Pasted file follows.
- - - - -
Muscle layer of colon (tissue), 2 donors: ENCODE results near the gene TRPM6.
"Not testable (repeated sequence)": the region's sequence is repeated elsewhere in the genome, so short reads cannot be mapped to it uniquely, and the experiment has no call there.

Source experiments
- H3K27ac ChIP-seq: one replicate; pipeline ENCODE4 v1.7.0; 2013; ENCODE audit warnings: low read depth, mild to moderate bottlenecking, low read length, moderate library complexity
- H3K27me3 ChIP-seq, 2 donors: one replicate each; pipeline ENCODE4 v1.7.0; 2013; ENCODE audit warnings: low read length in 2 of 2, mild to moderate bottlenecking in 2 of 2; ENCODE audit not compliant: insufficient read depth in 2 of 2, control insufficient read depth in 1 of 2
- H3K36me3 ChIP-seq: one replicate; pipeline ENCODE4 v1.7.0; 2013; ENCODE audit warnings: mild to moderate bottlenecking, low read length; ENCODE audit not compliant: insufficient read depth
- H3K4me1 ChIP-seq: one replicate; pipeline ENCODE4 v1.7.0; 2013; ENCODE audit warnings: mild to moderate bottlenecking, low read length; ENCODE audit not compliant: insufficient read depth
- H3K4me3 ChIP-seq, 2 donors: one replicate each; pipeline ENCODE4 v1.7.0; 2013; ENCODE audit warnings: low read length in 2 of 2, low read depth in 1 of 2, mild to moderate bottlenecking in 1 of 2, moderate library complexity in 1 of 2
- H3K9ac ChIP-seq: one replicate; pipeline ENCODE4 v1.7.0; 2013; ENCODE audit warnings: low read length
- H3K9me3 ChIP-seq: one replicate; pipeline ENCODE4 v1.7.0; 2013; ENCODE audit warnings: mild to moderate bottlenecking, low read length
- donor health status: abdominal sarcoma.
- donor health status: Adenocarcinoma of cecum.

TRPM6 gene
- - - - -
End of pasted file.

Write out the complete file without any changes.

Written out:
Muscle layer of colon (tissue), 2 donors: ENCODE results near the gene TRPM6.
"Not testable (repeated sequence)": the region's sequence is repeated elsewhere in the genome, so short reads cannot be mapped to it uniquely, and the experiment has no call there.

Source experiments
- H3K27ac ChIP-seq: one replicate; pipeline ENCODE4 v1.7.0; 2013; ENCODE audit warnings: low read depth, mild to moderate bottlenecking, low read length, moderate library complexity
- H3K27me3 ChIP-seq, 2 donors: one replicate each; pipeline ENCODE4 v1.7.0; 2013; ENCODE audit warnings: low read length in 2 of 2, mild to moderate bottlenecking in 2 of 2; ENCODE audit not compliant: insufficient read depth in 2 of 2, control insufficient read depth in 1 of 2
- H3K36me3 ChIP-seq: one replicate; pipeline ENCODE4 v1.7.0; 2013; ENCODE audit warnings: mild to moderate bottlenecking, low read length; ENCODE audit not compliant: insufficient read depth
- H3K4me1 ChIP-seq: one replicate; pipeline ENCODE4 v1.7.0; 2013; ENCODE audit warnings: mild to moderate bottlenecking, low read length; ENCODE audit not compliant: insufficient read depth
- H3K4me3 ChIP-seq, 2 donors: one replicate each; pipeline ENCODE4 v1.7.0; 2013; ENCODE audit warnings: low read length in 2 of 2, low read depth in 1 of 2, mild to moderate bottlenecking in 1 of 2, moderate library complexity in 1 of 2
- H3K9ac ChIP-seq: one replicate; pipeline ENCODE4 v1.7.0; 2013; ENCODE audit warnings: low read length
- H3K9me3 ChIP-seq: one replicate; pipeline ENCODE4 v1.7.0; 2013; ENCODE audit warnings: mild to moderate bottlenecking, low read length
- donor health status: abdominal sarcoma.
- donor health status: Adenocarcinoma of cecum.

TRPM6 gene